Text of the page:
Inspired by his childhood experiences near Chamber Works, McClellan began studying industrial hygiene, which focuses on assessing and correcting environmental problems impacting the health of employees in the workplace. Soon after he obtained his degree, he came across numerous job opportunities. McClellan recalled that he needed large-scale wisdom teeth surgery at the time, motivating him to apply for a job that provided dental insurance. He found a job in Vail, Colorado—where he was residing—that he was qualified for and fulfilled his needs. “I basically looked for a job and lo and behold, wastewater treatment facility operator, which weirdly again, I also studied water treatment, wastewater treatment, and solid waste management,” McClellan said.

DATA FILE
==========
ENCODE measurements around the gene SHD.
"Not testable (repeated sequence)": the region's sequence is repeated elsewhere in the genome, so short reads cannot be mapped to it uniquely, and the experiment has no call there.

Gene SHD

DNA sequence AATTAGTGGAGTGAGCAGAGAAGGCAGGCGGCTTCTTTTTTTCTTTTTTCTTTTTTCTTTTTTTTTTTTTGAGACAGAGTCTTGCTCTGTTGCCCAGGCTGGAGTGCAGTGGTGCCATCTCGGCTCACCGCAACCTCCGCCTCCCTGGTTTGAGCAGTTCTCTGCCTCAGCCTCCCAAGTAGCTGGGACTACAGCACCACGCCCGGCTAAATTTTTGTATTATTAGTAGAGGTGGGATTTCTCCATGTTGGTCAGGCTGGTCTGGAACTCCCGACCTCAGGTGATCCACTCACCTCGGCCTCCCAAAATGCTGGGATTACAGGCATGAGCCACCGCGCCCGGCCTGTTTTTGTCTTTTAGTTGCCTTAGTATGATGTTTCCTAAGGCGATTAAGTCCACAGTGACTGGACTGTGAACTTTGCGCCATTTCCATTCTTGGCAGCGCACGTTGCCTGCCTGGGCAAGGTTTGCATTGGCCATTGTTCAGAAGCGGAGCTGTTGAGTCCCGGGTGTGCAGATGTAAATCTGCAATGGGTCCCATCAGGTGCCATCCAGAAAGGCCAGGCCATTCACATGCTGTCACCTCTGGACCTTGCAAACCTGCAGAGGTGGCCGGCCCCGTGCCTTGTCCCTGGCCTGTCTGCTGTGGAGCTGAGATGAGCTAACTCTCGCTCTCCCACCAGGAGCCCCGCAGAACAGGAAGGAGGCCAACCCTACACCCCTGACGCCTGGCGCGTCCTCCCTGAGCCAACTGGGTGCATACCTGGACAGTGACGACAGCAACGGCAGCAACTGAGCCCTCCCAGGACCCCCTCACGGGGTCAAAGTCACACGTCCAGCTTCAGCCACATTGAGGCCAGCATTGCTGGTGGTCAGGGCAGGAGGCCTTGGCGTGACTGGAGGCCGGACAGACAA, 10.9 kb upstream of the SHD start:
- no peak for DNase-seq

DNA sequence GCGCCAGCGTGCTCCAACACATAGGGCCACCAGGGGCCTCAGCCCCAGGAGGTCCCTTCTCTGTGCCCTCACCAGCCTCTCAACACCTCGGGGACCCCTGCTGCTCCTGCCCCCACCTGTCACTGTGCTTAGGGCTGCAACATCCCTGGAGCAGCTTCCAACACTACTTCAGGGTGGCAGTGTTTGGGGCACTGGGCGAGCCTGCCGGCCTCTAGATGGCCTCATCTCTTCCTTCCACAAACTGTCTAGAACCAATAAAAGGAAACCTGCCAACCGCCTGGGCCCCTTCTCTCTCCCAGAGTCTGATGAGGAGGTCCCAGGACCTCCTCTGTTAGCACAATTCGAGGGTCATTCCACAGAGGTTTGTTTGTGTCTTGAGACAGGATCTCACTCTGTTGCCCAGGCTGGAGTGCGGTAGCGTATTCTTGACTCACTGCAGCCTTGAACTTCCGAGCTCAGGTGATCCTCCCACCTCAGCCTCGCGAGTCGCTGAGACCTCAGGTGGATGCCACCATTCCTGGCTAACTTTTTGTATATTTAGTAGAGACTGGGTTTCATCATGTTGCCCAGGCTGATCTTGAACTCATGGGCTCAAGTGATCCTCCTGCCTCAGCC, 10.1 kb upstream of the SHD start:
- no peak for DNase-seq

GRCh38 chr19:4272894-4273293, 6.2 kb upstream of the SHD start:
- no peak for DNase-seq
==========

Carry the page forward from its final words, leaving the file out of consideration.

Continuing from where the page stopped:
McClellan’s extensive knowledge and experience in the environmental science field allowed him to hop from one niche job to the next, exploring the specialized sectors of the field that interested him whenever the opportunity arose. When McClellan lived in California, he worked in geotechnical engineering, maintaining the safety of cell phone tower constructions. Because California is so seismically active, infrastructure, such as the roads surrounding the towers, needs to be constantly maintained. McClellan said, “It seems like we’ll put in a cellphone tower, we’ll be done in a couple of months. It’s not like that at all. You’re there for quite a long time overseeing these jobs.” McClellan recalled how the job had him regularly commuting to multiple different locations in California: “I would basically commute on my skateboard with BART (Bay Area Rapid Transit) and then walk to work, get my truck, but then I had a job all over; I can be in Dublin, I can be in Livermore, I can be in Santa Cruz, I could be anywhere, and we did mostly geotechnical engineering stuff,” he said. From there, he was offered a job in Milpitas to locate and patch up methane leaks in landfills. His environmental science background allowed him to utilize sensitive equipment to detect the presence of pollutants in water and pinpoint methane leaks by smell, a skill his colleagues specializing in geology or engineering did not have.